Project Conception and Goals
Buildings consume about half the energy used in the US; globally, buildings account for 39% of greenhouse gas emissions. Getting all buildings to net zero emissions is a critical task for climate change mitigation, but new building construction creates significant new emissions—typically two to four times more than renovations—and house by house retrofits are too slow. The Oakland EcoBlock project aims to demonstrate technical, social, legal, and financial methods for radically reducing the environmental footprint of buildings through cost-effective retrofits at the block scale. The project is led by UC Berkeley and primarily funded by the California Energy Commission to support California legal mandates:
- SB 100: 50% renewable energy by 2026, 100% renewable energy by 2045
- SB 606: Water efficiency measures
- AB 1668: Drought preparedness
- SB 1339: Boost/streamlining microgrids
- 80.7% of the U.S. population lives in urban areas
- 40% of U.S. GHG emissions emanate from buildings
- Residential share of GHG emissions ≈ 53% of all total buildings
The EcoBlock concept recognizes the block as a common unit of organization in urban and suburban America – in fact, most cities in the world. Blocks come in different sizes and shapes, but the basic block structure appears in all places with moderate to high population density. The EcoBlock aims to harness that structure to make clean technology more affordable.
While the EcoBlock microgrid will be connected to PG&E and able to import power, the goal is to have the perform at Zero Net Energy, using the grid only as a backup. Ideally, solar PV will supply residential electricity uses (those connected to the microgrid) and transportation.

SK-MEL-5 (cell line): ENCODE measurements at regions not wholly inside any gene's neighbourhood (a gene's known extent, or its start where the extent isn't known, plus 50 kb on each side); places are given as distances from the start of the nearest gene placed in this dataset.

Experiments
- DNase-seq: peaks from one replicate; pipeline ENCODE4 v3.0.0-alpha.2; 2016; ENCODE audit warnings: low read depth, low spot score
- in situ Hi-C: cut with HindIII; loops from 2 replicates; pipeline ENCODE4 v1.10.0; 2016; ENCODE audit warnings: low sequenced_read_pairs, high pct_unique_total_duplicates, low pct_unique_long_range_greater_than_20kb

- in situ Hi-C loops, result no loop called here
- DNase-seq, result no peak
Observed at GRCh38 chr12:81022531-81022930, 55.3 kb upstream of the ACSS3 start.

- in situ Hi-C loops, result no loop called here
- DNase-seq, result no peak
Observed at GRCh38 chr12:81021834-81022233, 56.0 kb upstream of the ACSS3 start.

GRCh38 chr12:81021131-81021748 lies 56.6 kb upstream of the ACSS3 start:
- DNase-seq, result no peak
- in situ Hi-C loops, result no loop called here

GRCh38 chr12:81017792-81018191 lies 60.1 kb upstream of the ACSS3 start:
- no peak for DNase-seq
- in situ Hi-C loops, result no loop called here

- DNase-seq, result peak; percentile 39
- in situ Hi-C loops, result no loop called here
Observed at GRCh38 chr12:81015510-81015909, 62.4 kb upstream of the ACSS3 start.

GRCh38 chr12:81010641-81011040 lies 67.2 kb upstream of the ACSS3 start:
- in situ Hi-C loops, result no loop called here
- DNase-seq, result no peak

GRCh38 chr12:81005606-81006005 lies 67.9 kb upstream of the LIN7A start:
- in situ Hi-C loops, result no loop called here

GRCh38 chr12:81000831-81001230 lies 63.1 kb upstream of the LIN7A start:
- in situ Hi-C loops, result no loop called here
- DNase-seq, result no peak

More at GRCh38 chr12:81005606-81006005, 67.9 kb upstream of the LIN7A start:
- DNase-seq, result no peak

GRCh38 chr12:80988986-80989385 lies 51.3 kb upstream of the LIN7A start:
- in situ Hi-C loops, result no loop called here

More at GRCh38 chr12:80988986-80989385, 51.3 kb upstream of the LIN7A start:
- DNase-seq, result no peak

2. Island Mode
The solar panels and storage components of the microgrid should be large enough to have a high probability of serving all microgrid demand for several days in case of a PG&E outage, and provide uninterrupted supply for high-priority, critical loads.
3. Ancillary Services
In the future, a microgrid like the EcoBlock may also be able to provide useful services to the electric utility in exchange for some payment. That approach would take dual advantage of the energy storage resource, which is primarily there to serve the microgrid, but which could also help the utility address technical issues (such as voltage problems caused by other, uncontrolled solar generation and electric vehicle chargers nearby). Creating opportunities and tariffs for these kinds of services from clean, distributed resources is a subject of study in the area of energy policy, and it’s another way to make solar power more affordable.
The City of Oakland is partnering with the EcoBlock team to address permitting and regulatory considerations.